If City’s current predicament wasn’t already painful and stark enough, it was hammered home to me this week by the media heavyweight that is Perry Groves.
As a guest on talkSPORT’s Colin Murray and Friends, the Arsenal ‘legend’ was obviously pontificating on the second coming of Ryan Giggs. It barely needs saying that the show degenerated into a Man Utd love-in (and let’s all thank our gods the Class of ’92 have restored order in the Theatre of Shattered Dreams), but, all too painfully, Groves ended it with a steel toe-capped hoof in the direction of Norfolk.
“At the end of the day we have to remember it was only Norwich they were playing…”
Only Norwich. And the worst thing? He was right.
Prior to the Old Trafford nightmare, a pundit on the same station (may even have been Groves) had set the scene with a ‘… if there was one team United would choose to play in this situation it would be Norwich’. Again, spot on.
Alas, that’s where and who we are right now. The cannon fodder; the whipping boys; the yellow-clad gift that keeps on giving.
And if that thought isn’t depressing enough, some stats on City’s away form that have done the Twitter rounds today are virtually guaranteed to obliterate any stubborn, lingering sense of optimism. Those of a nervous disposition should look away now……. but if you’re brave enough it went something like this:
– Games played: 18
– Goals for: 11 (worst in the division)
– Goals against: 44 (worst in the division)
– Points gained: 8 (worst in the division)
Hardly the record of a team that’s about to successfully go toe-to-toe with Champions League semi-finalists who still have an outside chance of winning the Premier League. If, for good measure, one dares to look at the current away form guide you’ll find eight consecutive away defeats (nine if we include the FA Cup surrender at Craven Cottage), dating back to the listless 2-0 defeat at Goodison Park in early January. And yes – it is the worst in the division.
Mathematically of course there is still life – and there are some who still *believe* – but with Ladbrokes now offering 1/14 on City getting relegated it requires belief way beyond the boundaries of logic to see a path to safety.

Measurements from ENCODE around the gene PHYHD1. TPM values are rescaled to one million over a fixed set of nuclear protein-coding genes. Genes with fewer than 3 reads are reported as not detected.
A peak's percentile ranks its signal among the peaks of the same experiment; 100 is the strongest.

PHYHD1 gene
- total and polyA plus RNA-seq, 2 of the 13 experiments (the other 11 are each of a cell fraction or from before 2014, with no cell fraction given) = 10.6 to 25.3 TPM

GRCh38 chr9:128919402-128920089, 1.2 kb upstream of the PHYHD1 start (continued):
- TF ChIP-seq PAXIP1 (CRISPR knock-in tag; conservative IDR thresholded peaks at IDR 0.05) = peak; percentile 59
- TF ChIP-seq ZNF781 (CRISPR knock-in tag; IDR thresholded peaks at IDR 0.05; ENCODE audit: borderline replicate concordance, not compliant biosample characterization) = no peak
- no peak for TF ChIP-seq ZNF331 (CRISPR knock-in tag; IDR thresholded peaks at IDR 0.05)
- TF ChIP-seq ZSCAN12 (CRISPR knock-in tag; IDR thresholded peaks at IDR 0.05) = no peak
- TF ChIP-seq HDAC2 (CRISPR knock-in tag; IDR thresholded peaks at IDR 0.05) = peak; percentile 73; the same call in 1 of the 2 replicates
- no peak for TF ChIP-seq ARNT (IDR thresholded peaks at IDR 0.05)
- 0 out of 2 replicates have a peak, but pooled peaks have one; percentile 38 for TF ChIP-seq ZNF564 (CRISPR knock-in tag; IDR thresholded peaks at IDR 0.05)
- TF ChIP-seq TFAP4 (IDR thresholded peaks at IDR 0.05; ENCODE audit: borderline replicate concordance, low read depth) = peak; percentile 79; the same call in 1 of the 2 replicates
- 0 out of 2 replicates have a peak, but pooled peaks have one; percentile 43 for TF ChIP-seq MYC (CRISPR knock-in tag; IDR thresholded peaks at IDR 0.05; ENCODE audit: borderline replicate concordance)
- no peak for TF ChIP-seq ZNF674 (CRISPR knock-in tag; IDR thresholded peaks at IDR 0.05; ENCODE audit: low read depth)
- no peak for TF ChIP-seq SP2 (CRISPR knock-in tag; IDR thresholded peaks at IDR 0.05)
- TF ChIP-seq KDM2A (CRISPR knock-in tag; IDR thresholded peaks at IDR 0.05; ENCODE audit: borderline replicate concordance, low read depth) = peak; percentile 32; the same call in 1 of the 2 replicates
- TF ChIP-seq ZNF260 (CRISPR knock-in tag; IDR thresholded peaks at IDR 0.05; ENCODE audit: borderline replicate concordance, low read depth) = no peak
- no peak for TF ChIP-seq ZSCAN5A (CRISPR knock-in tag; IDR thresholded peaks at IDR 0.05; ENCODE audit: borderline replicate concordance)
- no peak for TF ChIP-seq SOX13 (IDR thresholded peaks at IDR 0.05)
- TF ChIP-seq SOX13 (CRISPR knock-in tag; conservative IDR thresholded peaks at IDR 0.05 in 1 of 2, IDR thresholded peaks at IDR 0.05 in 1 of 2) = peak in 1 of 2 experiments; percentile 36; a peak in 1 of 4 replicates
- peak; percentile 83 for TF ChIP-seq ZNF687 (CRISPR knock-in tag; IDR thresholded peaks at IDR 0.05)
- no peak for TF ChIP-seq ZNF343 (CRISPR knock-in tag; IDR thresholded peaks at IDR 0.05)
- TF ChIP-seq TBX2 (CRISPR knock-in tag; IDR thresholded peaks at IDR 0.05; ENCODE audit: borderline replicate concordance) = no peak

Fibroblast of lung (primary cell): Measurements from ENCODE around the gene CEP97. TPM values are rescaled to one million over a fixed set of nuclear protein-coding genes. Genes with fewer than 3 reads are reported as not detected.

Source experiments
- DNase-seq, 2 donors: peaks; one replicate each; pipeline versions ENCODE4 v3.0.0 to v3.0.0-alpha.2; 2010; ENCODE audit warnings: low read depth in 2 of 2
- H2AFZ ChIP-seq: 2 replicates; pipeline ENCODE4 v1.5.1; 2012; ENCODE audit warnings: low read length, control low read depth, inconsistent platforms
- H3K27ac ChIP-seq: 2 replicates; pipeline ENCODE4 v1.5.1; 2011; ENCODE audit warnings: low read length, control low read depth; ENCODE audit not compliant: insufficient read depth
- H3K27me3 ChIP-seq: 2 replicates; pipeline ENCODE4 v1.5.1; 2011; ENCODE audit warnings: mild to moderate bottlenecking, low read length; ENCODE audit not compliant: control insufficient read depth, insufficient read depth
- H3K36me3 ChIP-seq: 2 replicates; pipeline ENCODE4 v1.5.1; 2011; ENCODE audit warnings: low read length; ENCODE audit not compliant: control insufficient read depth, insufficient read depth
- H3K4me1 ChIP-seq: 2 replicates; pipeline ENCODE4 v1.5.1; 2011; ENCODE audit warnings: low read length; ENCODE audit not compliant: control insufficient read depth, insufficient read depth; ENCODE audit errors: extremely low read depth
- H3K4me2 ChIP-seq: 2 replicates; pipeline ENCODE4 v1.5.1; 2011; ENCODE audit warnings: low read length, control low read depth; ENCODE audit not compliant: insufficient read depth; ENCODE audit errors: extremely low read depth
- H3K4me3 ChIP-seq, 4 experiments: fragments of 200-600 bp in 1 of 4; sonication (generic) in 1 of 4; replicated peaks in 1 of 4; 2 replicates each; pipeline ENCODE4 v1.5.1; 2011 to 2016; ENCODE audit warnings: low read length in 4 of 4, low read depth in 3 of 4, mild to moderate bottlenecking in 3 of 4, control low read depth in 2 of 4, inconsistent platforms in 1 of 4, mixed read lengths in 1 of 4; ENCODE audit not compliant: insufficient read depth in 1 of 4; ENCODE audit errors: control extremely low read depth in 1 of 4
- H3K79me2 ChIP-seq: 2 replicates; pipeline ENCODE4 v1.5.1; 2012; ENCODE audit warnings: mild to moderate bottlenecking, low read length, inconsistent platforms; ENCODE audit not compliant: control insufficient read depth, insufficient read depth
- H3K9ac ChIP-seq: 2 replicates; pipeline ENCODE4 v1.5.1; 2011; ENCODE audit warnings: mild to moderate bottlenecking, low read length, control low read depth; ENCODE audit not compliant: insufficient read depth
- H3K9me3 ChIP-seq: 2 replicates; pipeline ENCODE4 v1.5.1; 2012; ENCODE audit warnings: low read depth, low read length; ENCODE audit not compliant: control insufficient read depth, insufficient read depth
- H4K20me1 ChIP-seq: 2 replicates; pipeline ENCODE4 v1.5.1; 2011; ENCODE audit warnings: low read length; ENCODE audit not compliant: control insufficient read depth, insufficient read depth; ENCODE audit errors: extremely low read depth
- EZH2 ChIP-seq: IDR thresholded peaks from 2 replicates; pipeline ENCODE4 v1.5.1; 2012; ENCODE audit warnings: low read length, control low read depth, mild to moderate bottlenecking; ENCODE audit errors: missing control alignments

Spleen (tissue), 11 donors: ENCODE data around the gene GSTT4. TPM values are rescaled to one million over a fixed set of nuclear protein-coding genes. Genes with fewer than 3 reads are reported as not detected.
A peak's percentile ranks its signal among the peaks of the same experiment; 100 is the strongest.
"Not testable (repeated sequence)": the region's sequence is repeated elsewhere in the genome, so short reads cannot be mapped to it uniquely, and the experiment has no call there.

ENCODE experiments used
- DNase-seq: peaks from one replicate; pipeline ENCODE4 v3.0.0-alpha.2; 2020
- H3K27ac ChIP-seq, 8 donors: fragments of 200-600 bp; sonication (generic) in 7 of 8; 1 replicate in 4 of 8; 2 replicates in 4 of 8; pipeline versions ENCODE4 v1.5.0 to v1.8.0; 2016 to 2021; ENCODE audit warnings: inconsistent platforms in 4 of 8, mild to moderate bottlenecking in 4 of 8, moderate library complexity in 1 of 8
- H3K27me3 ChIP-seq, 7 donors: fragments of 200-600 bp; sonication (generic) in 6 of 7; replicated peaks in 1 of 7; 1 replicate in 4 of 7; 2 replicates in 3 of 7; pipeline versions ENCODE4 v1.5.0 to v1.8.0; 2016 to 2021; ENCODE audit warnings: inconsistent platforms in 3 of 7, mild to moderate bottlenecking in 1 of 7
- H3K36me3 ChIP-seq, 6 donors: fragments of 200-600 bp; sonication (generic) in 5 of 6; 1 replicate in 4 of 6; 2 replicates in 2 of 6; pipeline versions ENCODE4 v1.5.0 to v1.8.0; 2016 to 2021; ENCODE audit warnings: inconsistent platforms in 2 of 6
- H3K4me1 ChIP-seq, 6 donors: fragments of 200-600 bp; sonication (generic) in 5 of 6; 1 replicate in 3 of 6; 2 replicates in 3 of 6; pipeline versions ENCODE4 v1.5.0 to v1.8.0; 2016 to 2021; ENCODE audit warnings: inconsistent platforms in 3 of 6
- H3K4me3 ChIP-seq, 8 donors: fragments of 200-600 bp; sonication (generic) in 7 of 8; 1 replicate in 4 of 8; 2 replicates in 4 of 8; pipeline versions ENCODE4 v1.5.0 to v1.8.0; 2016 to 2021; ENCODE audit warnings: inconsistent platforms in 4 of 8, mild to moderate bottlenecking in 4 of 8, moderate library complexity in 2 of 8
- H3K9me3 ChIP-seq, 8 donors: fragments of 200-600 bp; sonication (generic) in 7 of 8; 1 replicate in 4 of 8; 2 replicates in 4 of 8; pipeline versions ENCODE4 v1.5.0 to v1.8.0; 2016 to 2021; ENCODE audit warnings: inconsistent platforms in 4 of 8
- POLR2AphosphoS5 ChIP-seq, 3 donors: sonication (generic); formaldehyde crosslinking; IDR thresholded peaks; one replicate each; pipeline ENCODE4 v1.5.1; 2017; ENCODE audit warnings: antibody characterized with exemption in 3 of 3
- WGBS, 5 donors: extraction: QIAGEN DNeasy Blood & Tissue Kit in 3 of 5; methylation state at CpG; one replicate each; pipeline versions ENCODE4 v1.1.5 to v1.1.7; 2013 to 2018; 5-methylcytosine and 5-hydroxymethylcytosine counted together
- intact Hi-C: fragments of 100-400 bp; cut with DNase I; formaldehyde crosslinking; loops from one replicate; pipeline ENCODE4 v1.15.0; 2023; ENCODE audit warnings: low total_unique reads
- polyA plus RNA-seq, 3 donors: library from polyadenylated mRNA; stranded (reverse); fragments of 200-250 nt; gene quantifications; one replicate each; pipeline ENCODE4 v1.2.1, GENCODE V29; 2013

For those wanting a straw to clutch (you can have mine by the way – I’m all ‘clutched’ out), at least City cannot be relegated this weekend. Equally, as the official Premier League website politely and factually reminds us, ‘nor they can ensure avoiding the drop’.
It continues: ‘Were they to lose against Chelsea and Sunderland beat Manchester United, Norwich will have to hope that Sunderland lose their remaining two matches and that they can gain a significant swing in goal difference.’
Again, factually correct but with our respective goal differences being twelve goals adrift as things stand it will take some ‘significant swing’ to see the Black Cats head southwards at City’s expense. Alas the prospect of Sunderland winning at Old Trafford – and setting up said scenario – is not beyond the realms given their recent performances at the Etihad and Stamford Bridge, which collectively yielded four points.
They have something that City can only dream of. Momentum. They also have a fire in the belly.
That City have neither at a time when both are ‘must haves’ tells the whole painful story in a snapshot.
The usual platitudes around ‘believing’ have typically emerged from Carrow Road and Colney this week and, in fairness, I’d expect nothing less. Robert Snodgrass and Bradley Johnson have both, admirably, put their heads above the parapet and have spoken in bullish terms of our survival chances – and neither were likely to come out with the ‘we’re doomed’ speech – but we’ve heard this many times.
In reality the line has worn a little thin now. The talk has been well and truly talked. After 36 games we’re still waiting to see the walk.
As always, the Yellow Army will head to West London in good spirits and as far as road trips are concerned they have been the undoubted stars of the season. Their faith has been tested to the limit and beyond and yet still they go back for more. Truly remarkable… and admirable.
And if there is one reason for Neil Adams’ chosen XI to give it one final massive Premier League hurrah, then it should be to give those hardy souls – who have endured such a turgid, heart-wrenching and miserable tour of England and Wales – something to finally cheer about.
Of course it’s going to be difficult. Mourinho and his men will be smarting from the Atlético Madrid mauling and they still have the sniff of a Premier League title in their nostrils, but at the very least the Y’Army are owed bravery, guts and pride.
The days of expecting technical excellence have long gone (and I’ve wasted far too many column inches bemoaning the poor quality of the passing) but in its absence we should expect to see the chests puffed out, the heads held high and some good old-fashioned bottle.
We’re owed that much.